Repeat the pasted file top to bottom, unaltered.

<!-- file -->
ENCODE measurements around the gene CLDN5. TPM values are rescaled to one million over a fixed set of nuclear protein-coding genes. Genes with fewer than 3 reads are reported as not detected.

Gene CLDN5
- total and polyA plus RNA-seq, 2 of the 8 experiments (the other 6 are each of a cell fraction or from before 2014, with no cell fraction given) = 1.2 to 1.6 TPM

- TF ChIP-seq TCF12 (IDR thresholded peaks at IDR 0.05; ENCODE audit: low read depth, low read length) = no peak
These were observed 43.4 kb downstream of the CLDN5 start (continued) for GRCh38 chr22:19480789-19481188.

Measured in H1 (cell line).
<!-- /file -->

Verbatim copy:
ENCODE measurements around the gene CLDN5. TPM values are rescaled to one million over a fixed set of nuclear protein-coding genes. Genes with fewer than 3 reads are reported as not detected.

Gene CLDN5
- total and polyA plus RNA-seq, 2 of the 8 experiments (the other 6 are each of a cell fraction or from before 2014, with no cell fraction given) = 1.2 to 1.6 TPM

- TF ChIP-seq TCF12 (IDR thresholded peaks at IDR 0.05; ENCODE audit: low read depth, low read length) = no peak
These were observed 43.4 kb downstream of the CLDN5 start (continued) for GRCh38 chr22:19480789-19481188.

Measured in H1 (cell line).